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Poor leadership causes security issues

Dr Mansur Hasib

14-May-2015 Why leadership, governance and culture – the human elements – are key to cyber security.


“We have plenty of technology. Our troubles are from leaders making the wrong decisions,” said Dr Mansur Hasib, who is speaking at SC Congress Toronto on June 10 this year. “Even the technological decisions you make, for example not to harden all of your servers the same way, is a leadership decision; not a technology issue. The same for bad security habits at a company in which people don’t follow rules. When top leadership doesn’t believe in accepting responsibility for security, workers will follow their leaders."

His most recent book is on that topic. Cybersecurity Leadership is part of the US State Department cybersecurity training program, which is available to all US federal workers.

Unlike most C-suiters who view security as a cost, Hasib sees security as a way to increase productivity.

“Humans are the innovators – technology isn’t going to innovate for you,” he said. “We don’t pay attention to cyber security leadership, yet I believe that is the key. If you don’t do that right nothing else will work.”

Nor will spending money on technology help, because people are the weakest link in the chain.

“Yet people can be your strength, if you do it right. It’s not the size of the team; it’s what they can accomplish. Even when I was a CIO there was never a time when someone was off for two weeks and therefore something didn’t get done. I often covered for them while they relaxed and de-stressed.”

People were more productive and able to comment on any other team members’ work. All helped each other, even student interns.

Security problems are preventable with proper leadership. Without continuous improvement, you can never fix them.

“Continuous improvement has to become the culture in your organization… that’s what will move it forward,” Hasib said. “If you don’t have continuous improvement, you cannot have cyber security. Once you embrace culture innovation you’re going to improve all aspects of your company.”

As a result of you trying to do cyber security you’ve elevated the technical innovation level of your company. That’s why working on the people aspect is so important.

Once you make innovation a culture of your organziation, you’re innovating every aspect of your company, because culture is a mindset.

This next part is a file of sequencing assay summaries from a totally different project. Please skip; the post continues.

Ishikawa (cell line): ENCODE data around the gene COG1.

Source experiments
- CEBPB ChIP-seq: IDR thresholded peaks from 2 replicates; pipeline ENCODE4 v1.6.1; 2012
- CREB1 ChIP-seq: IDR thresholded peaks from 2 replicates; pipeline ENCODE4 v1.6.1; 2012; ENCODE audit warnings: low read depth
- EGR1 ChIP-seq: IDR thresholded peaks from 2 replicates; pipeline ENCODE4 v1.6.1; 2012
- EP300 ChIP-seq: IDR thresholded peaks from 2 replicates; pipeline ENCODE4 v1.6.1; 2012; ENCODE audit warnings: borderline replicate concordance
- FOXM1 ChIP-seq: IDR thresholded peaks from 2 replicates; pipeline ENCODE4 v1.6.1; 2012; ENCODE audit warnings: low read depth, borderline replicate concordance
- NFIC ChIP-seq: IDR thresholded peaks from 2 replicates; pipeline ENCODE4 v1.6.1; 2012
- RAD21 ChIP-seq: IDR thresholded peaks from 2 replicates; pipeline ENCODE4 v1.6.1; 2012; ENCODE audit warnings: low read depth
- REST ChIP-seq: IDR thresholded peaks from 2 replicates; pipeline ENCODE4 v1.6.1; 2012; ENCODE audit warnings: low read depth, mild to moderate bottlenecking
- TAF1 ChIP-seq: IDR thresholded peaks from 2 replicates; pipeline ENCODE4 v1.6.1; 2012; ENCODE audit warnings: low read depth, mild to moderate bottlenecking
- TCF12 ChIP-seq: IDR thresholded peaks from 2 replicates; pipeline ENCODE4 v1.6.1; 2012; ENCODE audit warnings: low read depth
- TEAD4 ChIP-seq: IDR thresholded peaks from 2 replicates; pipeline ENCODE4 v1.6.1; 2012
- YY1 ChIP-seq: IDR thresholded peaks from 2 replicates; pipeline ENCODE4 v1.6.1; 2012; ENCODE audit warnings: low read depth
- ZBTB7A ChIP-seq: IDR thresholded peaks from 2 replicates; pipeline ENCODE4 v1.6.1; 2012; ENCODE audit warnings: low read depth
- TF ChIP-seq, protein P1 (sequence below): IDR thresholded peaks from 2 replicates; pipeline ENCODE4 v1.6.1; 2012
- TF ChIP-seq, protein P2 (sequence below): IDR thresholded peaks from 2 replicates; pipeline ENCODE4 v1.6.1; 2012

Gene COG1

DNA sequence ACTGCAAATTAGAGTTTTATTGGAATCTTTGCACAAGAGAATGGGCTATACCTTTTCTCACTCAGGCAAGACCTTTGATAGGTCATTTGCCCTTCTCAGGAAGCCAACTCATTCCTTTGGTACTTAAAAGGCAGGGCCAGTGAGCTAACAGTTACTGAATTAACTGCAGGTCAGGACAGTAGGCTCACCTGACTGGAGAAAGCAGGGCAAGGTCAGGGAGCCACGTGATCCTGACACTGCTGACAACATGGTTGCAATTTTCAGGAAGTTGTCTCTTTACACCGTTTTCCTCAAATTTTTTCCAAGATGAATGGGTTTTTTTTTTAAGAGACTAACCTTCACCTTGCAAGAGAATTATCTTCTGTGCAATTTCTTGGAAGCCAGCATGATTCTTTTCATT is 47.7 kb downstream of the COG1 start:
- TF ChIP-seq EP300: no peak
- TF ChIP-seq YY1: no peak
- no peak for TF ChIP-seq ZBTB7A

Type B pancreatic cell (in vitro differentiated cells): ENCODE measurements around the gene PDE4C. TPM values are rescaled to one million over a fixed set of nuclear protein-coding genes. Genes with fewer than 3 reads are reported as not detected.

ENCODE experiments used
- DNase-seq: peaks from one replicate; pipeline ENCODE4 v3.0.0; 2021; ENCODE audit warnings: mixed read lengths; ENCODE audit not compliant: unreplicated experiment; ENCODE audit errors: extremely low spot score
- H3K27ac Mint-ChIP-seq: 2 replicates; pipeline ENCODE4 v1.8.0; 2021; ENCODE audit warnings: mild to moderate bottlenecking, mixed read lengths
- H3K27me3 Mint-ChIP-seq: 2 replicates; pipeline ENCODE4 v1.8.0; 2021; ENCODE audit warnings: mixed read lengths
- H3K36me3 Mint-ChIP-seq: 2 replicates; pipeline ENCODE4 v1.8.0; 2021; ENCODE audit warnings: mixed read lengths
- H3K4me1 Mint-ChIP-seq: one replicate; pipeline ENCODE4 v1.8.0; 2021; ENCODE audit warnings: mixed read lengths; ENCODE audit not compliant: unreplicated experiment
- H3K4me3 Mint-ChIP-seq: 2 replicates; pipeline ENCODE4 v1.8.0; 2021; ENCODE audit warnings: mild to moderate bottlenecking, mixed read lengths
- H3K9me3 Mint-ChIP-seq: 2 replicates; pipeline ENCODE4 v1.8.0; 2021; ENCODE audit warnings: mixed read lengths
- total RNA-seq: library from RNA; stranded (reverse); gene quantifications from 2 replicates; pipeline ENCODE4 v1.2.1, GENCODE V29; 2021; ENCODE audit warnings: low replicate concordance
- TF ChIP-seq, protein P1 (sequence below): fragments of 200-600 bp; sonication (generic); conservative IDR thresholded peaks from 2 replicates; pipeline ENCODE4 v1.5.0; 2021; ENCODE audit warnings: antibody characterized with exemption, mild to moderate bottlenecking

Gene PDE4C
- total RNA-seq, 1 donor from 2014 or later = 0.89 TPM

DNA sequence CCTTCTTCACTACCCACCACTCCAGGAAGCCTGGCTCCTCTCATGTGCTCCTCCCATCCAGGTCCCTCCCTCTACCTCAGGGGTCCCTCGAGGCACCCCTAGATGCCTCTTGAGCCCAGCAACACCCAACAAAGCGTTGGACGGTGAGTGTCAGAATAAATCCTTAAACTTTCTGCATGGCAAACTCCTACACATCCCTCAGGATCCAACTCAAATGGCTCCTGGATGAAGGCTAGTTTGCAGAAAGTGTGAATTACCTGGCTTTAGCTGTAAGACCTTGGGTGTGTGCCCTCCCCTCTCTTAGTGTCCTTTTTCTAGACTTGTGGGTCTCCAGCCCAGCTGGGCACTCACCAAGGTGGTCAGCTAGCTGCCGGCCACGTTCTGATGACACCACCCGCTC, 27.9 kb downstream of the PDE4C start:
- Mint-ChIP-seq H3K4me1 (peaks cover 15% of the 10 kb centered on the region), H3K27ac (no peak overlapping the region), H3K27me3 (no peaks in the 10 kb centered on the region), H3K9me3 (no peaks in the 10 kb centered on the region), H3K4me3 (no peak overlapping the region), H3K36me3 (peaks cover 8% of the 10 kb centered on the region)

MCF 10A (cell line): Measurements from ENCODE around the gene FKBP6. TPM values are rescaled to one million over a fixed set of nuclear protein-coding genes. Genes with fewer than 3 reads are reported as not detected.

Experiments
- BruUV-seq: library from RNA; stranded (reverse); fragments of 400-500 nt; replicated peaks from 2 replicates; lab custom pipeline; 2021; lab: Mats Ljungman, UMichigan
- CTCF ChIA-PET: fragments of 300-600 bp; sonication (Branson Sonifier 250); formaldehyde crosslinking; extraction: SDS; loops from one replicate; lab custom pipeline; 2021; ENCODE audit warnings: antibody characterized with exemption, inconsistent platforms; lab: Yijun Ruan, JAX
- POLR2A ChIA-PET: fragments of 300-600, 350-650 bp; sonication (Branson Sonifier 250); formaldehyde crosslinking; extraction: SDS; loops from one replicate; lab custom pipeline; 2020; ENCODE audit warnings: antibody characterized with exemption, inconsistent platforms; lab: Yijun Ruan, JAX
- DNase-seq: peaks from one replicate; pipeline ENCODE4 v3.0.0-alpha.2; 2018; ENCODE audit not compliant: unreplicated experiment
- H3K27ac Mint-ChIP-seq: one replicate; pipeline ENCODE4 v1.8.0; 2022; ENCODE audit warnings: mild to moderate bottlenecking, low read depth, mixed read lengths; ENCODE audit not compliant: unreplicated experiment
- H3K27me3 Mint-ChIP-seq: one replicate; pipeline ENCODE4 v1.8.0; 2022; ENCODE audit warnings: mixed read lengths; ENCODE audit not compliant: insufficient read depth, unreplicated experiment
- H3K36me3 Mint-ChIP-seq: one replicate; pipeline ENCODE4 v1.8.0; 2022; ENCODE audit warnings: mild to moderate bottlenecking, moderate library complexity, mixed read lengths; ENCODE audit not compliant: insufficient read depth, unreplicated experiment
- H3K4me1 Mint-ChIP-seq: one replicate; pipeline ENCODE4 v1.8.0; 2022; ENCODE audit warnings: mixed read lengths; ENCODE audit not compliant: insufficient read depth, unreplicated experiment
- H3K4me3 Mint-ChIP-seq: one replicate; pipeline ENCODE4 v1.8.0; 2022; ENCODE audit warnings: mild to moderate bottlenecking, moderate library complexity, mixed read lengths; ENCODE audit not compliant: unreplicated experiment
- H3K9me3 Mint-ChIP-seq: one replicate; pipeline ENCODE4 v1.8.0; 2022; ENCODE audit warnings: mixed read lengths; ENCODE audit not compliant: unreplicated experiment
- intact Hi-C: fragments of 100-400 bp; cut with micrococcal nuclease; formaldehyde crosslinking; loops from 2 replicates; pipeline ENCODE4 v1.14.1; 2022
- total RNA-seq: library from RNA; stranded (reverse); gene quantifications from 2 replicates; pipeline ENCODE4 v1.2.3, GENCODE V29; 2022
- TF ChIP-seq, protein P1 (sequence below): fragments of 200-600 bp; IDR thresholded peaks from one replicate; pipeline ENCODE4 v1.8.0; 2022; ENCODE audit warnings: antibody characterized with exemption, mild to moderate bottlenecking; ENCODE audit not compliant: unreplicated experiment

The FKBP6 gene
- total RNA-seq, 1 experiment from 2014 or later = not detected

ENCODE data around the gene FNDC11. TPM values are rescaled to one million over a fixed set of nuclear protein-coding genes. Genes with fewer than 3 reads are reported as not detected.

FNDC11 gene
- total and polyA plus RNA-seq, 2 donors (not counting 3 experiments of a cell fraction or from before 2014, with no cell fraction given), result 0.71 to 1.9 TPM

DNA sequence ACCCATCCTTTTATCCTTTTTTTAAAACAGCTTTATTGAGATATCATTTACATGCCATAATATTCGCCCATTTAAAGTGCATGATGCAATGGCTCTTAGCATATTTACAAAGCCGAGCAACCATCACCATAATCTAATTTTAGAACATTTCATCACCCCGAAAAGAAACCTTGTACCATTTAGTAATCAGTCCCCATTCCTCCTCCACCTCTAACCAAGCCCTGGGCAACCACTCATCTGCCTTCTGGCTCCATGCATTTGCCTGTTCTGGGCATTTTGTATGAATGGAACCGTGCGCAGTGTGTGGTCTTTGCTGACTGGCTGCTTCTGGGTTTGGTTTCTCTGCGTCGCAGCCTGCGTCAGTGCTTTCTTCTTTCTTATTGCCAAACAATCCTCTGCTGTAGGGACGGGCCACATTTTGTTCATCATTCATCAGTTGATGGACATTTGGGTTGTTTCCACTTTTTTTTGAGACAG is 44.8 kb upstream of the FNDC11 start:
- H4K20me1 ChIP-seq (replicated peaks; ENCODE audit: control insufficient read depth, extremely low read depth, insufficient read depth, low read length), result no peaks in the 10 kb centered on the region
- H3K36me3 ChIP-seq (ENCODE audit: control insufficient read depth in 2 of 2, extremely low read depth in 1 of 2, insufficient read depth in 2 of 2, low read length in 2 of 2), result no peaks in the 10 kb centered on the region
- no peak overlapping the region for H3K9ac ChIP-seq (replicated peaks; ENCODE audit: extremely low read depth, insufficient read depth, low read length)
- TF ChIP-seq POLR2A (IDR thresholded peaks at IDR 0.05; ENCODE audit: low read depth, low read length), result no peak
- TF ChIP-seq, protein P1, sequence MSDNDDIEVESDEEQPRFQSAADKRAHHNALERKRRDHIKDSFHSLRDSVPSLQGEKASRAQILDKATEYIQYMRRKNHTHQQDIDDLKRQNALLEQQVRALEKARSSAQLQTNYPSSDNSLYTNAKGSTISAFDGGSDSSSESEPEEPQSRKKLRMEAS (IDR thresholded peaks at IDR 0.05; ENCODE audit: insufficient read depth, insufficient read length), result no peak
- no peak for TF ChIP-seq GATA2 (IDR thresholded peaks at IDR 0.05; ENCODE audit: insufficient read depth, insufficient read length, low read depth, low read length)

“If you become a great leader in this aspect you will be a better CEO than many CEOs today. Many of them come from Finance. They have not embraced using technology as a business differentiator.”

The other aspect Hasib sees is a lack of ethical leadership. As the company grows, people who helped it grow are left behind.

“The benefits of the profit somehow has to go back to the people who gave it to you in the first place,” he said. “But over the last 30 years we’ve given up on that, and taken away so many worker benefits. You’ll not have good security if layoff is your corporate culture.”

While every company has a mission, Hasib is convinced that mission cannot be solely to make money.

“You are there to solve a societal problem. Whatever it is, you have a parallel mission. If you keep losing people, the quality of your mission has to decline.

“Look at the decline in worker longevity. Right now the only way to rise in a company is via lateral movement. It hasn’t always been that way. We need to go back to the roots that made American businesses great, which was ethical leadership.”

How are you going to get people to innovate for you when they don’t see themselves receiving benefits from that innovation they provide?

“When I was leading my organization, I told my workforce as long as I have a job they’ll have a job, as long as they’re doing a job,” Hasib said. “When a CFO told me to lay off one person, I told him that if money is the only issue, he might as well lay me off. As CISO I receive the most money. And if you force me to lay off someone, my team will have a hole in it, and important things won’t be done. That gave me incredible innovation. The team could focus on the job and have fun.”